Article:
PUP leader addresses thousands at Craigavon House

Participants at Saturday's parade marking 100 years since the foundation of the UVF at Craigavon House where they were addressed by PUP leader Billy Hutchinson

Participants at Saturday's parade marking 100 years since the foundation of the UVF at Craigavon House where they were addressed by PUP leader Billy Hutchinson

17
Have your say

Around 10,000 people, many in period dress from 1913, took to the streets of East Belfast on Saturday to commemorate the 100th anniversary of the founding of the old UVF by Lord Edward Carson in opposition to Home Rule in Ireland.

Around 40 bands took part in the event, which started on the Ravenhill Road and walked through East Belfast to Craigavon House.

Marchers wore period costumes and some carried replica weapons. Organisers - who hailed the event “a masterpiece of organisation” -

had said the emphasis was on marking the events of 1913 and there was no link to the modern-day organisation.

Among those who addressed the crowd from Craigavon House on Saturday was a great granddaughter of Sir James Craig and Progressive Unionist Party leader, Billy Hutchinson.

“Be under no illusions, this is in many ways the physical and spiritual home of Loyalism,” Mr Hutchinson told the crowd. “The words of the covenant were finalised behind these walls and its words first aired publicly by Carson on these steps.”

Setting the scene, the PUP leader added that Craigavon House “served as HQ to the UVF during the most intense moments of the Home rule

struggle” and that “logistical details of Operation Lion were hammered out in these rooms where Crawford and his

UVF gun runners plotted to bring over 200 tons of armaments to the Volunteers”.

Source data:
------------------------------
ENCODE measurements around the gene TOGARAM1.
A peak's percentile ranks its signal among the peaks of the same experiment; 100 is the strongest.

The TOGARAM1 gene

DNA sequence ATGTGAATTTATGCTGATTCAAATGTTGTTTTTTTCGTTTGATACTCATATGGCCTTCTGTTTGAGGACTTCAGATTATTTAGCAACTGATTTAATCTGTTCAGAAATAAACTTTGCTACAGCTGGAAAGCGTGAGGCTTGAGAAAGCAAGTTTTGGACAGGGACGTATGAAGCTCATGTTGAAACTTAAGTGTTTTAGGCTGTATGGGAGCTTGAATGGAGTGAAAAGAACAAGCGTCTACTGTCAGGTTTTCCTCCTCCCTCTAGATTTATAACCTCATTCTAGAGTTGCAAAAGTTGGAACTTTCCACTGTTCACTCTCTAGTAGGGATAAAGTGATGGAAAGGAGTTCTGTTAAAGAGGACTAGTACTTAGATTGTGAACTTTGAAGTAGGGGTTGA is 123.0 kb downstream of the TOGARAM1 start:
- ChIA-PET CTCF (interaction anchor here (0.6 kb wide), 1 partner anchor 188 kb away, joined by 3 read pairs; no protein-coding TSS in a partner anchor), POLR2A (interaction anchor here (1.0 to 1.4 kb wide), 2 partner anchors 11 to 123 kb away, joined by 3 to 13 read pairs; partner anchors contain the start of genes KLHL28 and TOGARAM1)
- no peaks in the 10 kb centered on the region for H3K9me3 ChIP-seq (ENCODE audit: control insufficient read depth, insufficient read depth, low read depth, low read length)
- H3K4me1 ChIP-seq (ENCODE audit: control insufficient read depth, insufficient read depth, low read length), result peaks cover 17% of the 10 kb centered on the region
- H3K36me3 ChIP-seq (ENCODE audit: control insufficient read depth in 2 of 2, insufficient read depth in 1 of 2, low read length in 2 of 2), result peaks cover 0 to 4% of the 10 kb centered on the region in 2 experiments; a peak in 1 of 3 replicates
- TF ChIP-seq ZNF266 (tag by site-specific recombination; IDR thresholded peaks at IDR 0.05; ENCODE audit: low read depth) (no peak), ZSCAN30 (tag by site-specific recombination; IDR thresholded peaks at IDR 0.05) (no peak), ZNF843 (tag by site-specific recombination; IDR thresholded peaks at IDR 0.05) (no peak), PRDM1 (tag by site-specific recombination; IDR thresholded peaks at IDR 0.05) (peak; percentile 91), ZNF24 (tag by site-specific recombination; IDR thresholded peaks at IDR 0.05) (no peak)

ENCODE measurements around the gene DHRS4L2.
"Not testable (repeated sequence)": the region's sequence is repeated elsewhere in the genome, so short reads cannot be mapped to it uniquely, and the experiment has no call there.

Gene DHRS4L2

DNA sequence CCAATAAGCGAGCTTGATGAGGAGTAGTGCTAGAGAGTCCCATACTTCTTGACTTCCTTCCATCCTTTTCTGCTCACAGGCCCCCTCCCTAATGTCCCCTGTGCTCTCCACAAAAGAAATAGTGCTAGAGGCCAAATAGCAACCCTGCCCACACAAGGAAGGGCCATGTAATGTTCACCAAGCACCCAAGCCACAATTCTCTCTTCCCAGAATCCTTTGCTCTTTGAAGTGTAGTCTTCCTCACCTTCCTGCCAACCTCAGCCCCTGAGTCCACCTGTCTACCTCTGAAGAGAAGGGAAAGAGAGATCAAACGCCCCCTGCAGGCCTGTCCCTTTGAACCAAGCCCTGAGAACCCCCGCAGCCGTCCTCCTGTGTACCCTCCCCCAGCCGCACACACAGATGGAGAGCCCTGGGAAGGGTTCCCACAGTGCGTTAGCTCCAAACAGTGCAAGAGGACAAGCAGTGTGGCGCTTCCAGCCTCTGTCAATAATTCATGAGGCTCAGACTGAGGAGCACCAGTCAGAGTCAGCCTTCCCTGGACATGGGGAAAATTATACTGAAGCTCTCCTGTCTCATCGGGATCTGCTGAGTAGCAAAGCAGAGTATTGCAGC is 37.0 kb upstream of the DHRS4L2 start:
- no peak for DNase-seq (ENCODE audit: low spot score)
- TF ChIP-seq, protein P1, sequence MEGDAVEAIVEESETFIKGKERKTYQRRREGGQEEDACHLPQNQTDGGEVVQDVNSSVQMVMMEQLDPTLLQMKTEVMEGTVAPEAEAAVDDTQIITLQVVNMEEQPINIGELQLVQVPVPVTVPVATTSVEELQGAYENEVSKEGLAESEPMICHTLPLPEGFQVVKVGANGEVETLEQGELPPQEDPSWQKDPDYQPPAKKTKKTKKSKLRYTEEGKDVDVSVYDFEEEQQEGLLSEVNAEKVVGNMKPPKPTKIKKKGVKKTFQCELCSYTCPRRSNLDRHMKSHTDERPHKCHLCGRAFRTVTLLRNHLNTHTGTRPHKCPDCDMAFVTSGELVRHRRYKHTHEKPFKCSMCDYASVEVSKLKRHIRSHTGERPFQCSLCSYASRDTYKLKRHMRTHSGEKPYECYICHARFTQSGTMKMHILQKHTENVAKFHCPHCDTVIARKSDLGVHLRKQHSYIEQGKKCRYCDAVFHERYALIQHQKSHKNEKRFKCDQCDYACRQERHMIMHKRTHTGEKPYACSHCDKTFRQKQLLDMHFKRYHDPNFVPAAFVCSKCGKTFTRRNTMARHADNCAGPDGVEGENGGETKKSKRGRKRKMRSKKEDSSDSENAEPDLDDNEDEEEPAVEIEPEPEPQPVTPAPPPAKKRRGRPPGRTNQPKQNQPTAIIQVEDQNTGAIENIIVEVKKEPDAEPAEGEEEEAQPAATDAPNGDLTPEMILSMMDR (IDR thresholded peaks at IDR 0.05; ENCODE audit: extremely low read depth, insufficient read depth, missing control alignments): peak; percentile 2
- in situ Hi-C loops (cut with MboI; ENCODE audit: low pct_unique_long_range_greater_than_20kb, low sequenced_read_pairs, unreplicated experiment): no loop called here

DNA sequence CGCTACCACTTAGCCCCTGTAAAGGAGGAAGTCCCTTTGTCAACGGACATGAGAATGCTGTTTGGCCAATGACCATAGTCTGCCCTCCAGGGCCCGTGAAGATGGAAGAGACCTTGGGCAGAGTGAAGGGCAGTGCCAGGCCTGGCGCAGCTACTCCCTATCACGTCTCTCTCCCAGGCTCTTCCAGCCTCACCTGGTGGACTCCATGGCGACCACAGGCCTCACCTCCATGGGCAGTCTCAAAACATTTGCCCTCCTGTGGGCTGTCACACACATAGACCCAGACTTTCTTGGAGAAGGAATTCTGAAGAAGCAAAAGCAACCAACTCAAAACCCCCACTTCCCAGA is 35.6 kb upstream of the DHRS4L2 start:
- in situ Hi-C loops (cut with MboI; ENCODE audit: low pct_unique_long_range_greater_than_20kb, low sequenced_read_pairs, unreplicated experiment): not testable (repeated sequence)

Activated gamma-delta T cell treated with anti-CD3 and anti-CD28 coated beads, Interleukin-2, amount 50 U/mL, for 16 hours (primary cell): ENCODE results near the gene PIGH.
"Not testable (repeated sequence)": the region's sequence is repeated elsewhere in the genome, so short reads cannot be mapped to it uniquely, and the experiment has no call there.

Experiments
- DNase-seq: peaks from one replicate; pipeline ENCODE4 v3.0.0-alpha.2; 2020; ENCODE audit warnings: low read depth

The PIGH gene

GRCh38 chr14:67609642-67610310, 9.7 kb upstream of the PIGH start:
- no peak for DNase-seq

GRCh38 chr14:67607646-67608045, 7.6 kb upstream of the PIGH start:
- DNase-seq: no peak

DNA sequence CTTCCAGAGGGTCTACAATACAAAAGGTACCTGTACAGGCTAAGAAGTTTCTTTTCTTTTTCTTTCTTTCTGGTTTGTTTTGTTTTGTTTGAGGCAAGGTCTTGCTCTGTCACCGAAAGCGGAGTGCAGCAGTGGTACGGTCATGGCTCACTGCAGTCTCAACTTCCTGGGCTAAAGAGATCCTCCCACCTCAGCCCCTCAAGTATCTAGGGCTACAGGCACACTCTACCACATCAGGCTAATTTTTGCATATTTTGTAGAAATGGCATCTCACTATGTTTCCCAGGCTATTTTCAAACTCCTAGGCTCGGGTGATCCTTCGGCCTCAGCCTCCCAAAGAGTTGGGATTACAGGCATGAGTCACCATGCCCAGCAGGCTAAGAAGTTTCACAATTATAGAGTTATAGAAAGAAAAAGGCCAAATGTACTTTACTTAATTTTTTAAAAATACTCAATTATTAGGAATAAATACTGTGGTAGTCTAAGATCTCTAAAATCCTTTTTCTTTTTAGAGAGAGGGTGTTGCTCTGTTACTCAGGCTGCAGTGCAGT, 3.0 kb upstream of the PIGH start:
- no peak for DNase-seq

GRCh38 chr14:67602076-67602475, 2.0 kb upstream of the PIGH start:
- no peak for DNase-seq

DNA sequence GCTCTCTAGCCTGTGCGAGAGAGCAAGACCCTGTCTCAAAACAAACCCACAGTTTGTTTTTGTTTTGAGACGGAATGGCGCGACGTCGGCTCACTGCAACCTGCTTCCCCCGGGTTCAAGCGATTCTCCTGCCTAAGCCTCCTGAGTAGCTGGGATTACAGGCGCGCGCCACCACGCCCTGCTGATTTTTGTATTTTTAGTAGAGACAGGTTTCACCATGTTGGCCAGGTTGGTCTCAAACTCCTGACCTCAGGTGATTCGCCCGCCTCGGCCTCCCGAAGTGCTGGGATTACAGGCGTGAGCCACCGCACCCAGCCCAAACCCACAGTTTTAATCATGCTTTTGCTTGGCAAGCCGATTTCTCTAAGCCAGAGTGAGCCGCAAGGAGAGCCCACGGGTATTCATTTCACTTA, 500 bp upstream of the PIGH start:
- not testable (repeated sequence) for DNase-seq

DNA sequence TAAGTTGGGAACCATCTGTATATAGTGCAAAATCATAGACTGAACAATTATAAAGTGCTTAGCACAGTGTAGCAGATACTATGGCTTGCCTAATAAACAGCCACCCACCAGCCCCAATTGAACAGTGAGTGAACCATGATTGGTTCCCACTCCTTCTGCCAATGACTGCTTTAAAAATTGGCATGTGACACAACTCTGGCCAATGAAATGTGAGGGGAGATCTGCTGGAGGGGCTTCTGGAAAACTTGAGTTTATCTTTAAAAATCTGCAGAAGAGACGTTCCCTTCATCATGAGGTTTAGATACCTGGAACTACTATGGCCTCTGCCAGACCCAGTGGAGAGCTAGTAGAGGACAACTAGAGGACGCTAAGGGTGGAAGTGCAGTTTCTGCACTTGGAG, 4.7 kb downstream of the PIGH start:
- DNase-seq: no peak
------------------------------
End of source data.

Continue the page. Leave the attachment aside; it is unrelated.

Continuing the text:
He said the massive turnout at the parade on Saturday was “in itself an impressive spectacle”.

“The attention to detail, done true to history is venerable,” he added. “The fact that so many, feel so powerfully one hundred years on is inspirational and should give us as a people strength.”

Mr Hutchinson said now that “we have taken war to its conclusion - now we must pursue politics with equal vigour”.

“Politics is war without bloodshed - we must adapt to that new war. The Union will depend on our adaptability as well as our commitment.

After decades of bombs and bullets, today we reaffirm our commitment to the principles enshrined in the Ulster Covenant and cornerstone of the Volunteers. The demand for equal citizenship within the Union. The right to civil and religious freedom.

“The struggle to ensure the material well being of this country and her people.

“Most pertinent to here - the commitment to resist, by all means necessary, any attempt to usurp our inalienable right to free choice.

“These principles we must call home. Principles we must return to again and again. Principles timeless, indivisible by generation or political backdrop.”